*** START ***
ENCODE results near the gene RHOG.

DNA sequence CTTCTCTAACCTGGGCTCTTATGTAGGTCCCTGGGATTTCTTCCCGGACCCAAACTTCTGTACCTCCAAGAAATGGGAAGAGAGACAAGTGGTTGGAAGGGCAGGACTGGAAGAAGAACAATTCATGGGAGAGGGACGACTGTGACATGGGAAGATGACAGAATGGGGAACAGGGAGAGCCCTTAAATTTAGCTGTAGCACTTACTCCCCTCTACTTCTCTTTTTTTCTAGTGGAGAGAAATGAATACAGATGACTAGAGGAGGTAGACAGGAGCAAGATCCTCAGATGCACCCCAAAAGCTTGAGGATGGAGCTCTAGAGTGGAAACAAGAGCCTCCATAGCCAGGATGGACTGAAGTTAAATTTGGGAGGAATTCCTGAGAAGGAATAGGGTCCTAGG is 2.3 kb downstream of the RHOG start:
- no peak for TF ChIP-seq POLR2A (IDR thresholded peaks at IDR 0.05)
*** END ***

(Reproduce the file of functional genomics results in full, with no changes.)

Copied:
ENCODE results near the gene RHOG.

DNA sequence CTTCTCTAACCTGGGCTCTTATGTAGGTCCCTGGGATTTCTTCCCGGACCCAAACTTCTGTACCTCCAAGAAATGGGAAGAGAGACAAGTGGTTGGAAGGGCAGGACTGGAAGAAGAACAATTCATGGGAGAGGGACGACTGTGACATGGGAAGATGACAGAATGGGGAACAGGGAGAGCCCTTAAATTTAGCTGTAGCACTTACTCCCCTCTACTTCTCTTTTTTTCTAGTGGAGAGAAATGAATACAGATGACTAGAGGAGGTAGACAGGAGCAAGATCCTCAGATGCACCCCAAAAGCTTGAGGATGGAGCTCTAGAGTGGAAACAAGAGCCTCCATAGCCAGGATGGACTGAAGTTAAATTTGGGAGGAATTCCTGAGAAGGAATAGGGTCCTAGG is 2.3 kb downstream of the RHOG start:
- no peak for TF ChIP-seq POLR2A (IDR thresholded peaks at IDR 0.05)